In this case, LD-relay is yet another layer of redundancy in the case of an outage of both Fastly and AWS. This is useful in supporting the case where flags are required to function even when the majority of the internet is not available.
With the LD-relay service you are increasing the redundancy, reducing initialization time, decreasing external network traffic for you server application. You can learn more about the LD-relay here.
Operations teams need to think about not only availability, but also correctness. As mentioned above, correctness is critical for services constructed from microservices and/or services that are distributed across multiple availability zones, data centers, or even distributed globally. When incorporating a third-party service into an application, the best engineering and operations teams consider and model all the possible failure modes. After all, a distributed system can only be as fault-tolerant as the least stable service component in the system.
As we first started work on LaunchDarkly in 2014, we started with a polling architecture. The original rationale behind architecting LaunchDarkly to use a polling architecture was to provide a lightweight way to have endpoints (applications or services) check for themselves to make sure all flags and evaluation rules were up to date. However, as we started scaling LaunchDarkly, we quickly realized that polling for changes was not sufficient to deliver the performance and reliability our customers demanded.
When operating a distributed application, either a system of microservices or a geographically distributed system, it’s important that all instances are configured with the same set of rules. Consider the kill switch example above—if you need to turn something off for safety, you need to turn it off everywhere, right now.
And when using feature flags to manage your application, you need changes to propagate to each of your services as quickly as possible. You need to deliver changes to all of your services in milliseconds, not the minutes or hours required to wait for the next poll. If the rules for your service fall out of sync between instances, your service could begin to degrade and could even cause a catastrophic outage. Imagine a financial transaction application or a messaging service—inconsistent application of rules could result in data loss or total system failure.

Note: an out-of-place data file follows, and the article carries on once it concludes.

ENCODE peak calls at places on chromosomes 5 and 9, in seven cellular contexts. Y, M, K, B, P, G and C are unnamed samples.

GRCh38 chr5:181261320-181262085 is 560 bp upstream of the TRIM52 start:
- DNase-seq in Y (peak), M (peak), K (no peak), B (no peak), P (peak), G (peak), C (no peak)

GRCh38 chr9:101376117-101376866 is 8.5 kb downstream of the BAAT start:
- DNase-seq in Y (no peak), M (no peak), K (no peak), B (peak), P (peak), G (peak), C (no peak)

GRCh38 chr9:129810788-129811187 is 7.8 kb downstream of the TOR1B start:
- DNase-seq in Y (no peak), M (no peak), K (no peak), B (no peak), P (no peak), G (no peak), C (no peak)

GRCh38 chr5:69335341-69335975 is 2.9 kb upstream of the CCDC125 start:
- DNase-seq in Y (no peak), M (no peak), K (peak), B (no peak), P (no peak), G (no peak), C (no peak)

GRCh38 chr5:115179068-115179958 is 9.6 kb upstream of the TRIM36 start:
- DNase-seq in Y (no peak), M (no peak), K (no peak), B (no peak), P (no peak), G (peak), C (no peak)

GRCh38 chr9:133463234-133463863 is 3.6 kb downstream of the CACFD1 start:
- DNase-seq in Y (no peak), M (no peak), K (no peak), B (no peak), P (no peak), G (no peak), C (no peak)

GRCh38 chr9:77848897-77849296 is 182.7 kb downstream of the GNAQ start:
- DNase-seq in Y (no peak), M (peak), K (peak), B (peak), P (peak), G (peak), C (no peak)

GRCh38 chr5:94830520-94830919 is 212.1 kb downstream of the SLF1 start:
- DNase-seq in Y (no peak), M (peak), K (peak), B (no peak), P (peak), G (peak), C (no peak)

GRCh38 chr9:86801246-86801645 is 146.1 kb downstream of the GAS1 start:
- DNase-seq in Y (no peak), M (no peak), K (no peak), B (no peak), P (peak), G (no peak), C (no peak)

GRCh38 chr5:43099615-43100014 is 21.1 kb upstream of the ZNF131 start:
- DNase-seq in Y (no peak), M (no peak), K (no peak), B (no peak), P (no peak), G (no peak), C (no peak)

“But, can’t I just poll more often?” This was something we considered and quickly dismissed. First, polling becomes very expensive very quickly. As you change your polling to go from once an hour to once a minute, your external network traffic goes up sixty-fold. If you were to poll once a second, your external network traffic would be more than 3,000 times greater. Second, the more often you poll, the more you introduce network and compute overhead on your service. In the case of mobile, this increased overhead from your polling can dramatically impact battery performance.
The costs of network traffic from polling every few seconds from a few servers might seem reasonable, but when you have hundreds or thousands of servers making polling requests every single minute the bandwidth cost can outpace the value of your feature flag system. By making a streaming connection to LaunchDarkly, your application only communicates with the LaunchDarkly service when changes occur and your application receives those changes as soon as they are made.
LaunchDarkly’s feature management platform empowers you to deliver value faster. By minimizing the risks involved with releases, your team is free to focus on delivering value to your end users.